PRINCETON, NJ -- The Super Bowl is set to kick off this Sunday. Super Bowl Sunday is not only a big day for football fans, but also for TV watchers, partygoers, and, of course, gamblers. According to Gallup's annual Lifestyle Poll, 17% of Americans report gambling on professional sports in the past 12 months -- either by betting on the outcome of a specific game or by participating in an office pool around a sporting event.
Analysis of the data from the Dec. 6-9 poll finds that four demographic characteristics are related to one's propensity to gamble on professional sports: gender, age, income, and education.
Men (22%) are nearly twice as likely as women (13%) to gamble on professional sports, probably not surprising since men in general are more likely to be sports fans.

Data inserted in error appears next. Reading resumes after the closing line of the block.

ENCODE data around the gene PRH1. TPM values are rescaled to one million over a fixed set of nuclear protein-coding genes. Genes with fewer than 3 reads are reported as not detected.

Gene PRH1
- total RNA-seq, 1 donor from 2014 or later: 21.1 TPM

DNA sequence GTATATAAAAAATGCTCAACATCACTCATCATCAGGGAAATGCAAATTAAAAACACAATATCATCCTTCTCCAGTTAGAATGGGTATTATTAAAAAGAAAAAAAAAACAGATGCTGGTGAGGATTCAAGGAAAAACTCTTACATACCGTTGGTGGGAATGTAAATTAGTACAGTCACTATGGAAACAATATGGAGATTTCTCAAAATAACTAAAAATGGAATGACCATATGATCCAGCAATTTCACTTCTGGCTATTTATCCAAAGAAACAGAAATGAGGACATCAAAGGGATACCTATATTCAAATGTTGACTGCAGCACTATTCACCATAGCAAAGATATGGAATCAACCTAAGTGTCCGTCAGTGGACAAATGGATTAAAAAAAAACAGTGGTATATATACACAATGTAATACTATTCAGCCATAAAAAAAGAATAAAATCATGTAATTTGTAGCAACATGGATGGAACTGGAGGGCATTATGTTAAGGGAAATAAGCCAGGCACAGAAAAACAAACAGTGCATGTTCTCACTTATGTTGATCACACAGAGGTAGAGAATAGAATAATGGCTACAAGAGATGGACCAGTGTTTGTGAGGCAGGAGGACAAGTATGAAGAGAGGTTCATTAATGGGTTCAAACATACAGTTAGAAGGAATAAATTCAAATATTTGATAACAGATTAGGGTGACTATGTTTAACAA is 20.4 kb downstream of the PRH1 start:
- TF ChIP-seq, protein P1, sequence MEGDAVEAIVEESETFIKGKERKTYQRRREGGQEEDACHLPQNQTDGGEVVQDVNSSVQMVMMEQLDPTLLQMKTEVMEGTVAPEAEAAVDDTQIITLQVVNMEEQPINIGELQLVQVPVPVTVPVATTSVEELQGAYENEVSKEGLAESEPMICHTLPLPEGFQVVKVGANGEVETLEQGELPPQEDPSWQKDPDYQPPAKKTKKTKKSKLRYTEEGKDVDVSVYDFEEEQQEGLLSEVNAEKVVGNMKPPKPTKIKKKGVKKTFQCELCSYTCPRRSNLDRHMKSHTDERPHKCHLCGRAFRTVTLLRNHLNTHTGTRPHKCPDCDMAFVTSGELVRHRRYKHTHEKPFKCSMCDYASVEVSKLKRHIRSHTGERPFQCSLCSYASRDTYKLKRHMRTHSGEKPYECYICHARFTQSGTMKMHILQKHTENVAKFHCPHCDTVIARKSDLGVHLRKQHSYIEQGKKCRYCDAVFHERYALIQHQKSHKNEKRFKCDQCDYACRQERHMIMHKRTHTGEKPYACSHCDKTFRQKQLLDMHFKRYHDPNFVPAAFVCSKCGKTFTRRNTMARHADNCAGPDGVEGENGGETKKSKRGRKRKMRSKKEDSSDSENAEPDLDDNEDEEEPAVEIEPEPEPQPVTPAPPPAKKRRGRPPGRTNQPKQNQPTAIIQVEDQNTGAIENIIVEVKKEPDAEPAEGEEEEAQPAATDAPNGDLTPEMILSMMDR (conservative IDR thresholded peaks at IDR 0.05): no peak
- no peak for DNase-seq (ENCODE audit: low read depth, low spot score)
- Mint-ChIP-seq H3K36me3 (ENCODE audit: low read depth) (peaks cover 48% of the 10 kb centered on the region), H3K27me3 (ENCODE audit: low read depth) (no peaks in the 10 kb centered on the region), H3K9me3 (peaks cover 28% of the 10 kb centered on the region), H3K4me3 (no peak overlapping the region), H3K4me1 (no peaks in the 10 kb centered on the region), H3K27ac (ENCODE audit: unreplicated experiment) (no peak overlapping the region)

Younger Americans are much more likely to gamble on sports than older Americans -- 26% of 18- to 34-year-olds do so, compared with 18% of 35- to 54-year-olds and just 11% of those aged 55 and older.
Just 6% of those living in lower-income households (those with annual incomes of $30,000 or less) gamble on sports, compared with 17% of those residing in middle-income households (incomes between $30,000 and $75,000), but 28% of those in households whose income is $75,000 or greater.
College graduates (24%) are significantly more likely than nongraduates (14%) to gamble on sports.
Gambling on sports in both formats has declined over the past 15 years. In 1992, 12% of Americans said they had bet on a professional sports event in the past year, compared with just 7% today. The percentage who say they have participated in an office pool has dropped from 22% in 1992 to 14% today.